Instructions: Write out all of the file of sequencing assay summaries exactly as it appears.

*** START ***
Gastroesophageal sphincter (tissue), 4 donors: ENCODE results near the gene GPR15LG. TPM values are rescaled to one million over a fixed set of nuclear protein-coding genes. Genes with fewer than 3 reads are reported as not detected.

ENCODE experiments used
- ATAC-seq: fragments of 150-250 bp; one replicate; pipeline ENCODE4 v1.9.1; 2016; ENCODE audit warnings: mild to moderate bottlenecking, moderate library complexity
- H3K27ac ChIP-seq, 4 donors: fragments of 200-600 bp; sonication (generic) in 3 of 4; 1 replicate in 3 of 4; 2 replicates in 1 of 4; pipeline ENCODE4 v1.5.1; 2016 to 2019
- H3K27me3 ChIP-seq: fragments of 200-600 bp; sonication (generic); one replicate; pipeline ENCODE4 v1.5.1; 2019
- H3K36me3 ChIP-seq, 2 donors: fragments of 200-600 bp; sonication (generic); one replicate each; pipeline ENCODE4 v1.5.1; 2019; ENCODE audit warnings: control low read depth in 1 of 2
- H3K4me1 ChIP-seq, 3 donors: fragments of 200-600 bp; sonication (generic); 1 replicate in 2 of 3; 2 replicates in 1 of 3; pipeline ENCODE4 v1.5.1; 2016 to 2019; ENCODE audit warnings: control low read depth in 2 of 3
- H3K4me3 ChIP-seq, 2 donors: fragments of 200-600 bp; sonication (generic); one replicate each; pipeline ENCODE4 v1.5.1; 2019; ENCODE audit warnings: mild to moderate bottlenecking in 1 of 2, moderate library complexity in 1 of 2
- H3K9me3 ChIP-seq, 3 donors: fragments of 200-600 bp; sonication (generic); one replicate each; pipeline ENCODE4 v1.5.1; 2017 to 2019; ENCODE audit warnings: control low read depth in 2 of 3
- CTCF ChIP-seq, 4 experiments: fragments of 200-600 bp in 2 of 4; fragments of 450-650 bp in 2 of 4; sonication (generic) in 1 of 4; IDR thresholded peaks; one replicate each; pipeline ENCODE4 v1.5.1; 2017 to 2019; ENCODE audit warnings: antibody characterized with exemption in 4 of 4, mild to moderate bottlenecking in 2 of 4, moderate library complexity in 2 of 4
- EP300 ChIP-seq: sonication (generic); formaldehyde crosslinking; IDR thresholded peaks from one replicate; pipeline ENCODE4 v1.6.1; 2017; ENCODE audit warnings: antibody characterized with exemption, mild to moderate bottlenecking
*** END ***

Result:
Gastroesophageal sphincter (tissue), 4 donors: ENCODE results near the gene GPR15LG. TPM values are rescaled to one million over a fixed set of nuclear protein-coding genes. Genes with fewer than 3 reads are reported as not detected.

ENCODE experiments used
- ATAC-seq: fragments of 150-250 bp; one replicate; pipeline ENCODE4 v1.9.1; 2016; ENCODE audit warnings: mild to moderate bottlenecking, moderate library complexity
- H3K27ac ChIP-seq, 4 donors: fragments of 200-600 bp; sonication (generic) in 3 of 4; 1 replicate in 3 of 4; 2 replicates in 1 of 4; pipeline ENCODE4 v1.5.1; 2016 to 2019
- H3K27me3 ChIP-seq: fragments of 200-600 bp; sonication (generic); one replicate; pipeline ENCODE4 v1.5.1; 2019
- H3K36me3 ChIP-seq, 2 donors: fragments of 200-600 bp; sonication (generic); one replicate each; pipeline ENCODE4 v1.5.1; 2019; ENCODE audit warnings: control low read depth in 1 of 2
- H3K4me1 ChIP-seq, 3 donors: fragments of 200-600 bp; sonication (generic); 1 replicate in 2 of 3; 2 replicates in 1 of 3; pipeline ENCODE4 v1.5.1; 2016 to 2019; ENCODE audit warnings: control low read depth in 2 of 3
- H3K4me3 ChIP-seq, 2 donors: fragments of 200-600 bp; sonication (generic); one replicate each; pipeline ENCODE4 v1.5.1; 2019; ENCODE audit warnings: mild to moderate bottlenecking in 1 of 2, moderate library complexity in 1 of 2
- H3K9me3 ChIP-seq, 3 donors: fragments of 200-600 bp; sonication (generic); one replicate each; pipeline ENCODE4 v1.5.1; 2017 to 2019; ENCODE audit warnings: control low read depth in 2 of 3
- CTCF ChIP-seq, 4 experiments: fragments of 200-600 bp in 2 of 4; fragments of 450-650 bp in 2 of 4; sonication (generic) in 1 of 4; IDR thresholded peaks; one replicate each; pipeline ENCODE4 v1.5.1; 2017 to 2019; ENCODE audit warnings: antibody characterized with exemption in 4 of 4, mild to moderate bottlenecking in 2 of 4, moderate library complexity in 2 of 4
- EP300 ChIP-seq: sonication (generic); formaldehyde crosslinking; IDR thresholded peaks from one replicate; pipeline ENCODE4 v1.6.1; 2017; ENCODE audit warnings: antibody characterized with exemption, mild to moderate bottlenecking